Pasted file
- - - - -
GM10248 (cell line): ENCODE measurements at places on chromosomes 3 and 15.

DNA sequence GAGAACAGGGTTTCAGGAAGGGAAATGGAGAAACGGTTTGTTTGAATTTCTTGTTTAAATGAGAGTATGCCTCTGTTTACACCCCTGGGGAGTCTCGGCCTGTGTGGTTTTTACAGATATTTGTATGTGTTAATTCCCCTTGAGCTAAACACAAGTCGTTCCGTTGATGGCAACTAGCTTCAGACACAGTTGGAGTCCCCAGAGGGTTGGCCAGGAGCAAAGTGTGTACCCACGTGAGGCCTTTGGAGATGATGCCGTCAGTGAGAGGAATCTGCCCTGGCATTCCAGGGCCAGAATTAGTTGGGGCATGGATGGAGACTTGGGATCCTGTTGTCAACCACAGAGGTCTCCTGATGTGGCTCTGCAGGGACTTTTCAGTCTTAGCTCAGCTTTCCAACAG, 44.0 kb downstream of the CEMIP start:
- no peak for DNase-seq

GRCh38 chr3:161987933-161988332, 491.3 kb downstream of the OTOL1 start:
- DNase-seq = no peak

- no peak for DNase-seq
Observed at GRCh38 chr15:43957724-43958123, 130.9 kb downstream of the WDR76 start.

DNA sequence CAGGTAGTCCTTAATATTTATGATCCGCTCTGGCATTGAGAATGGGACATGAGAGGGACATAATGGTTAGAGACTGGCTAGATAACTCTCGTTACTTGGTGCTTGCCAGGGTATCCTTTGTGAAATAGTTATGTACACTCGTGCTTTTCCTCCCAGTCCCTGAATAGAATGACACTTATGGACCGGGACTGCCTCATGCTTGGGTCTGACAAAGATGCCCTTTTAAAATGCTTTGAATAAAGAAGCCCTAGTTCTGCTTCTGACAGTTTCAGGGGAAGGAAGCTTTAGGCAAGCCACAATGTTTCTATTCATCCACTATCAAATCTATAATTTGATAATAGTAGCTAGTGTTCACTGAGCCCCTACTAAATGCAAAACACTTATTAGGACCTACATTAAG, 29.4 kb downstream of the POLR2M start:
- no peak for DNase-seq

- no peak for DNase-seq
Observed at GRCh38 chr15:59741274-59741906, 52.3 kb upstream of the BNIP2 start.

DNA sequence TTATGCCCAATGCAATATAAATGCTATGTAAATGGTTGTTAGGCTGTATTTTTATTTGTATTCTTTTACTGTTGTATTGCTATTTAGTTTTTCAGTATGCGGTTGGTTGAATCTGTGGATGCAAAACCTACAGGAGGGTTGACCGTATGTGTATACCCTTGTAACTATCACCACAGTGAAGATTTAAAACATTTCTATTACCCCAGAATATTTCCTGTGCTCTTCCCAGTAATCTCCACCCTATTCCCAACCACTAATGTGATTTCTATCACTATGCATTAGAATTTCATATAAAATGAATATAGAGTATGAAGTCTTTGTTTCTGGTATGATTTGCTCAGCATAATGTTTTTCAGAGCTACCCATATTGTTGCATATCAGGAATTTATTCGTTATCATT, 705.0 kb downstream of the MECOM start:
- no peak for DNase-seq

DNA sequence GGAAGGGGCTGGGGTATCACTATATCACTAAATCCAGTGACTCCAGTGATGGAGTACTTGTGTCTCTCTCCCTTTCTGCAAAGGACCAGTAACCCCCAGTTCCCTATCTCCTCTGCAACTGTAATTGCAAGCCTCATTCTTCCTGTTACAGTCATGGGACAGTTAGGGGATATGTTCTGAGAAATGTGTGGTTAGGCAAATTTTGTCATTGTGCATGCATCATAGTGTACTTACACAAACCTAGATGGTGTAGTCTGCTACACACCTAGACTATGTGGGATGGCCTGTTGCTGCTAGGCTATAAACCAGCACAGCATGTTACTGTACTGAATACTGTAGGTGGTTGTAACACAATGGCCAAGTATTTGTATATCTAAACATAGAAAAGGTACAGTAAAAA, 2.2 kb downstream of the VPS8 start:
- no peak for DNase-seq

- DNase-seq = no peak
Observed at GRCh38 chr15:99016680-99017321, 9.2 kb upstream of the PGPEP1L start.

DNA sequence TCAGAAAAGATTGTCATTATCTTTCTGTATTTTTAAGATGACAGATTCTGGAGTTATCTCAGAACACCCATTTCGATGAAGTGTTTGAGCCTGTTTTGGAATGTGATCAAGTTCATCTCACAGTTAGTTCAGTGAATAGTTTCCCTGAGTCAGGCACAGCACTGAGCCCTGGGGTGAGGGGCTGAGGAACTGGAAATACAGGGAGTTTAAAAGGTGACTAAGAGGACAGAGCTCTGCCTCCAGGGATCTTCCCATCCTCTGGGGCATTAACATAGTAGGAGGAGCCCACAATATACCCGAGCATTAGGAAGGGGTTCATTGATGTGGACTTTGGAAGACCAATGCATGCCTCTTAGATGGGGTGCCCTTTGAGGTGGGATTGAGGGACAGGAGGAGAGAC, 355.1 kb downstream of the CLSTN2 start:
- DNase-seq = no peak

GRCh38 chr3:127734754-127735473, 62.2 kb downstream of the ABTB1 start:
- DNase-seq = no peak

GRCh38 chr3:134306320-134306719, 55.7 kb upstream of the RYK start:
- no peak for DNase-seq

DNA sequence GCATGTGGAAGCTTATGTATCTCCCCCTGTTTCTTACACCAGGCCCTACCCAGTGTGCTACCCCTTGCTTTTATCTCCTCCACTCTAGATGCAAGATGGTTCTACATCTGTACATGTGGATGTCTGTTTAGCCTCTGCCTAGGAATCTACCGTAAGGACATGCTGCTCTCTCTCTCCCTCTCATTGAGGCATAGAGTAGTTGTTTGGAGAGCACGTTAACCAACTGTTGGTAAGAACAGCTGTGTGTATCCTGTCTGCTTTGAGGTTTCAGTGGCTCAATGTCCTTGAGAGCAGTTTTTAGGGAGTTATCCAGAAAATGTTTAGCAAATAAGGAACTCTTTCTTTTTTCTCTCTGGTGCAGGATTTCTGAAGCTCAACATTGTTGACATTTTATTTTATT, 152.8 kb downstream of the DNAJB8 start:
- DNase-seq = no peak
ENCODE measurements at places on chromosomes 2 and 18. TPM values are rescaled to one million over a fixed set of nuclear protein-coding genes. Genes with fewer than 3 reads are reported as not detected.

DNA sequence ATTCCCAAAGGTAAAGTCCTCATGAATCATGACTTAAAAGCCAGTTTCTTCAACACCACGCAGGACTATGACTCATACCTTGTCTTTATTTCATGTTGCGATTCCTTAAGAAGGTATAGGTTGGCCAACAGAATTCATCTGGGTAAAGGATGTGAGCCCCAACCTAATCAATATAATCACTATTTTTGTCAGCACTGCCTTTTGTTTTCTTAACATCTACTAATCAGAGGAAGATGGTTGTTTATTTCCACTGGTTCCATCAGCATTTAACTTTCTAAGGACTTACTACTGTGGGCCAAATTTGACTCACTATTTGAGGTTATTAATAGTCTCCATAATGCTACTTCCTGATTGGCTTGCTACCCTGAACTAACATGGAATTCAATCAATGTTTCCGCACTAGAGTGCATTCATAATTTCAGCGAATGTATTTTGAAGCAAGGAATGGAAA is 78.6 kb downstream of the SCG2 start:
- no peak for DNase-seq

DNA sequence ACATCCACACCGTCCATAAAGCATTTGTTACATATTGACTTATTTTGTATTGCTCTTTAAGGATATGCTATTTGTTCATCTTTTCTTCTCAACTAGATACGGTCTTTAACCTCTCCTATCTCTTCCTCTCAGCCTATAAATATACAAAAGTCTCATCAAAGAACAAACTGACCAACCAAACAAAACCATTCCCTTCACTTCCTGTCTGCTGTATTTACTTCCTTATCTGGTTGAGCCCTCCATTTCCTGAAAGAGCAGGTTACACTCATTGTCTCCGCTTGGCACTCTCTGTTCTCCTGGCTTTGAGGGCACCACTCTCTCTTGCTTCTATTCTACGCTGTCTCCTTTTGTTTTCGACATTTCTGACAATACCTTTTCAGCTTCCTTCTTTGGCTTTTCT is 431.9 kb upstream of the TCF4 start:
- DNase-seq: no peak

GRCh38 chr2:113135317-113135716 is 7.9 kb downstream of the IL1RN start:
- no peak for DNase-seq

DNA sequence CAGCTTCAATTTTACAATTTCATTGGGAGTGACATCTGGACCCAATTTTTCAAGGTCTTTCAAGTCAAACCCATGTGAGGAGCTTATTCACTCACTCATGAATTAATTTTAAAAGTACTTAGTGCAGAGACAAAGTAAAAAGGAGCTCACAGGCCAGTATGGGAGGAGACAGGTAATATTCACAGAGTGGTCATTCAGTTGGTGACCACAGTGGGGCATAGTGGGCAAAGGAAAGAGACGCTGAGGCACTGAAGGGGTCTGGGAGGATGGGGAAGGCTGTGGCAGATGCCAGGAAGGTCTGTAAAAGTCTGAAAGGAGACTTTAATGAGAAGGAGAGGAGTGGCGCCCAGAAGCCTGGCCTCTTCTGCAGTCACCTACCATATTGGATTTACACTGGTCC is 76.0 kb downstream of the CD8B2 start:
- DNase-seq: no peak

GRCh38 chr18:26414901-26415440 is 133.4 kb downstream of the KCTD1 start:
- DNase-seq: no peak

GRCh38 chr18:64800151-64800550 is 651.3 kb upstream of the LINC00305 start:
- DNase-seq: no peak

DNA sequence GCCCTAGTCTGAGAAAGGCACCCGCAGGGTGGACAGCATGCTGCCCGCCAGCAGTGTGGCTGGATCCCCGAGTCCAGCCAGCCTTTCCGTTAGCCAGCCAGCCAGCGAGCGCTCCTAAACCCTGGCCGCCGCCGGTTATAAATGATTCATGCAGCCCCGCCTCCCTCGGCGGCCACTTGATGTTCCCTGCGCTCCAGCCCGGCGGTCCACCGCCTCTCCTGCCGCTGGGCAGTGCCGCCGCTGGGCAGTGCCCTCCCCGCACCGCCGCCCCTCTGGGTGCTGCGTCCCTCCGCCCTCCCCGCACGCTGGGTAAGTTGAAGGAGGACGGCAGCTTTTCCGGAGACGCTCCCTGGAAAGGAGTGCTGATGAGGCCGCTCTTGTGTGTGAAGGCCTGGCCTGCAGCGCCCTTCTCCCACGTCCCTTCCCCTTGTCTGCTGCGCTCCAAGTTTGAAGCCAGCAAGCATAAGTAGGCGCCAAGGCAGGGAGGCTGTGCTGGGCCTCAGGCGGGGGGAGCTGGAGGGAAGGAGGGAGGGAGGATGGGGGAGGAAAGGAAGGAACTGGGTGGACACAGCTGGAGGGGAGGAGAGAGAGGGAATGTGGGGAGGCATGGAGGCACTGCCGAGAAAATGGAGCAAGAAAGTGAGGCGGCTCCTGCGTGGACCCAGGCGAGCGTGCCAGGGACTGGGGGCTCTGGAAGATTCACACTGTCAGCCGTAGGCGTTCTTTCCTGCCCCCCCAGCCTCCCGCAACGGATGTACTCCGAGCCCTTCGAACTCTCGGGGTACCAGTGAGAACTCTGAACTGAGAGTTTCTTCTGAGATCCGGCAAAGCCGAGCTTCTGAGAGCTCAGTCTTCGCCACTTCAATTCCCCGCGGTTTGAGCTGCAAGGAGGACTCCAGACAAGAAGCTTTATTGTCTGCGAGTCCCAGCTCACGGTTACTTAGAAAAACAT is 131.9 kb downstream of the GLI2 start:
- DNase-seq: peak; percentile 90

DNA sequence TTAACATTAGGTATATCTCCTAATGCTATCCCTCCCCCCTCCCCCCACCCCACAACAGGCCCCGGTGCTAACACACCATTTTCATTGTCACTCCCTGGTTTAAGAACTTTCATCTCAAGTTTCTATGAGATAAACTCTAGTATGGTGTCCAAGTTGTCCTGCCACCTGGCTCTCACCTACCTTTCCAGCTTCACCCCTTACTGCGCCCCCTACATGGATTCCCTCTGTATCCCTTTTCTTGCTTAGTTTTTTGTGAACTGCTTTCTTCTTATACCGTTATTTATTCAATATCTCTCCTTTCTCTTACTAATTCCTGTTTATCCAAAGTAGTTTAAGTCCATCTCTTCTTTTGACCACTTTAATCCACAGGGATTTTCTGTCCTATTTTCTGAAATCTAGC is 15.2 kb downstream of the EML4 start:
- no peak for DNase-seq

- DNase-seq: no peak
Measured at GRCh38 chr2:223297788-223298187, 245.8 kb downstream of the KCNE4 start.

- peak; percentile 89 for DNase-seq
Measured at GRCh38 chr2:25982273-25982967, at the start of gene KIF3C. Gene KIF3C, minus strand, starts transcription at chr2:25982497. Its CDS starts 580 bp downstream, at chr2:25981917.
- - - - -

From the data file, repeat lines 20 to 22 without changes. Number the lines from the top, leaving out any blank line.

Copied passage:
GRCh38 chr3:127734754-127735473, 62.2 kb downstream of the ABTB1 start:
- DNase-seq = no peak

GRCh38 chr3:134306320-134306719, 55.7 kb upstream of the RYK start: